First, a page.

There are moments in life when we look in the mirror and don’t like what we see. In a blush of painful self-honesty, we realize we’ve been making choices that are not in the best interest of ourselves or those around us. We may have hurt others with our actions; we have almost certainly hurt ourselves.
A friend of mine once said, “Some people just travel the road to hell. Me, I bought property.” I, for one, have certainly bought property on this road. I’ve made foolish and cowardly choices. I’ve taken shortcuts, moral and practical. I’ve lied. I’ve been an enabler for bad behavior of friends and family, feeding (and funding) folly in the hope they would love me more.
I am flawed.
We are flawed.
So what we do when we have these mirror moments? Do we sit with the discomfort then take steps to improve our behavior? Or do we look away, distract ourselves with a drink or a toke or chocolate cake, go on a shopping spree, gamble, or jump out of an airplane? Most often, it seems, we jump to self-soothing, distraction and denial. But every once in a while we find courage to face our own shortcomings and poor choices, and make material changes in our lives as a result of this self-reflection.
It was about a year ago when I was approached by Randy Thomas. I was unaware he’d been having a series of mirror moments that left him unable to continue with life as usual. He was starting work on a book on spirituality and relationships and—quite surprisingly, considering his history with Exodus International—Randy wanted same-sex relationships represented in the book and told me he planned to give gays equal treatment. Based on this, I agreed to a series of written interviews, during which Randy asked me questions about faith and life choices, relationships and integrity. Over months of correspondence, a gentle friendship developed between Randy and me. He saw my humanity and I saw his. Neither of us judged or condemned the other for our histories or life choices.
Then, a few days ago, Randy came out as gay.
Did I know it was coming? Yes. I had been waiting patiently for him to share this with friends and family and then announce it to the world.
I imagined he’d get pushback from some within the Christian right who had supported his and Exodus International’s agenda. I also figured he’d see resistance from within in the LGBT community, where there remains fiery animosity toward Exodus International and anyone involved with the group.
What I didn’t anticipate was how loud and, frankly, nasty people on both sides would be after Randy’s announcement. On social media, I watched self-proclaimed Christians, both straight and gay, behave in remarkably un-Christian ways toward him. Two of Jesus’ most fundamental instructions to us are to treat others with compassion and to leave judgment to God. This week I saw much of that teaching go out the window. Painfully for me, some of the most vociferous indictment of Randy has come from people I know and consider friends.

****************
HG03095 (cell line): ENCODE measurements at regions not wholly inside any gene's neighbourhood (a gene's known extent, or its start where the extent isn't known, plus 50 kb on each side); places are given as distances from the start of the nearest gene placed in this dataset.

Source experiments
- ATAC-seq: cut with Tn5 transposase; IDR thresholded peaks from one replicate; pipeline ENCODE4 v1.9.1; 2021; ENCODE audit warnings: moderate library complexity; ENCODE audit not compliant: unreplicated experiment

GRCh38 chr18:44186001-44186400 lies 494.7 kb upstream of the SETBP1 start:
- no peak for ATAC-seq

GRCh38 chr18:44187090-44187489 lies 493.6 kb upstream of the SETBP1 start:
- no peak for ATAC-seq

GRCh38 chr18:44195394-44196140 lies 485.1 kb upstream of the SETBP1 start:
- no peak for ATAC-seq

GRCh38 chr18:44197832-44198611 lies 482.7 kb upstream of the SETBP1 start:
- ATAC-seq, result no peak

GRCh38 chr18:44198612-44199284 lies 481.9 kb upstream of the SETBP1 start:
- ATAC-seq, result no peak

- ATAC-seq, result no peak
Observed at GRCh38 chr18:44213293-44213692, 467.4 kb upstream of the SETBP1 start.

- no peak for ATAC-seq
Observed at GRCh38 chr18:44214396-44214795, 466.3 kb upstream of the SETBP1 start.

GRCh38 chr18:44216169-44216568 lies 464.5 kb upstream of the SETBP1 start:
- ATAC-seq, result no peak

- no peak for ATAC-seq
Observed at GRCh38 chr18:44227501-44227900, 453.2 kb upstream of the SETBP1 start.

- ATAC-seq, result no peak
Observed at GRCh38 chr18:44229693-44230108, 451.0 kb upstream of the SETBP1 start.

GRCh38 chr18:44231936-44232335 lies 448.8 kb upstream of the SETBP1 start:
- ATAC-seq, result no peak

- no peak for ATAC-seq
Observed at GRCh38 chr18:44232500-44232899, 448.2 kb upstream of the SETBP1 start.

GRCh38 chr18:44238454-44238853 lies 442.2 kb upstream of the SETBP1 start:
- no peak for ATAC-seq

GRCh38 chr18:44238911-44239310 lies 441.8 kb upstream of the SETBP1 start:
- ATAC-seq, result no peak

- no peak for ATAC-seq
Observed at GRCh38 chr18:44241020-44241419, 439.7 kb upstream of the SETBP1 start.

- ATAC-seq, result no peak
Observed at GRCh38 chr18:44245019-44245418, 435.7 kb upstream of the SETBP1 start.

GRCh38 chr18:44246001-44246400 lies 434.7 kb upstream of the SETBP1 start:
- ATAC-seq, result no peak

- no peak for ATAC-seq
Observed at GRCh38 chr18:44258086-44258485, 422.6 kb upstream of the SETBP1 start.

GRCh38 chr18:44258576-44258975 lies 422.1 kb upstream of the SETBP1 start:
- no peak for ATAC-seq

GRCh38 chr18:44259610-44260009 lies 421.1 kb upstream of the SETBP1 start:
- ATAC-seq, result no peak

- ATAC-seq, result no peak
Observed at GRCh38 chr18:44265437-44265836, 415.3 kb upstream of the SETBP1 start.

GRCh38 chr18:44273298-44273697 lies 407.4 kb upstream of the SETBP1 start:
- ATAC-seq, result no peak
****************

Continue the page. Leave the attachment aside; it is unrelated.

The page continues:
It makes me question just how kind we really are, just how forgiving, just how willing to turn the other cheek.
I’m talking about forgiveness and non-judgment here, but as a gay activist I have my sentiments about Exodus International. I believe that for years they actively harmed young gay people. Lives that should have been celebrated were belittled. After going through Exodus’ twisted “therapy,” some kids killed themselves. Others turned to a range of self-destructive behavior. Exodus promoted a culture of self-loathing I’m convinced would have saddened (at minimum) and enraged (more likely) Christ. I view the organization as a dark stain on history. It was similar in its intolerance, and misrepresentation of the intentions of Christ, to the anti-black groups of the 1950s and the fear-mongering, onerous anti-Muslim organizations getting bandwidth today.
After all that, do I believe Randy has amends to make for the damage he’s done. Yes, I do. Do I also believe it’s our place to judge him, to condemn him, to threaten him with bodily harm for his past? No, absolutely not.
If we are really Christian, whether we’re on the left or the right, we would do well to take this an opportunity to grow our own selves, just as Randy is visibly growing.
Instead of condemning Randy, we should honor his coming-to-terms, just as Exodus International should have honored all those kids and young adults facing challenges of identity and sexual orientation.
The opportunity for Exodus as an organization to make amends for their misdeeds has passed. But Randy is still here, and is standing humbly before us. Can we welcome him to put down new roots, to grow, and to make amends by going out and doing good in the world? I hope we can. Because today—in present tense, not past tense—I see Randy following what I view as the most fundamental instructions of Christ.
Forgiveness has profound benefits, both for the giver and the recipient. May we not forget this. And may we, like Randy, strive each day to be just a bit larger as people than we were the day before.